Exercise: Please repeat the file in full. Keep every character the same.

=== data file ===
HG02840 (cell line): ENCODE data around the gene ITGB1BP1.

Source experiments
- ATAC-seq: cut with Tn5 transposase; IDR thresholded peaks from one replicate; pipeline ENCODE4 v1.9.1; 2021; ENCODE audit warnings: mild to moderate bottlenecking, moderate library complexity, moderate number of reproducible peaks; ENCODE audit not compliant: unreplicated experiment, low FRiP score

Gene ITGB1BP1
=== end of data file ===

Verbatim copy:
HG02840 (cell line): ENCODE data around the gene ITGB1BP1.

Source experiments
- ATAC-seq: cut with Tn5 transposase; IDR thresholded peaks from one replicate; pipeline ENCODE4 v1.9.1; 2021; ENCODE audit warnings: mild to moderate bottlenecking, moderate library complexity, moderate number of reproducible peaks; ENCODE audit not compliant: unreplicated experiment, low FRiP score

Gene ITGB1BP1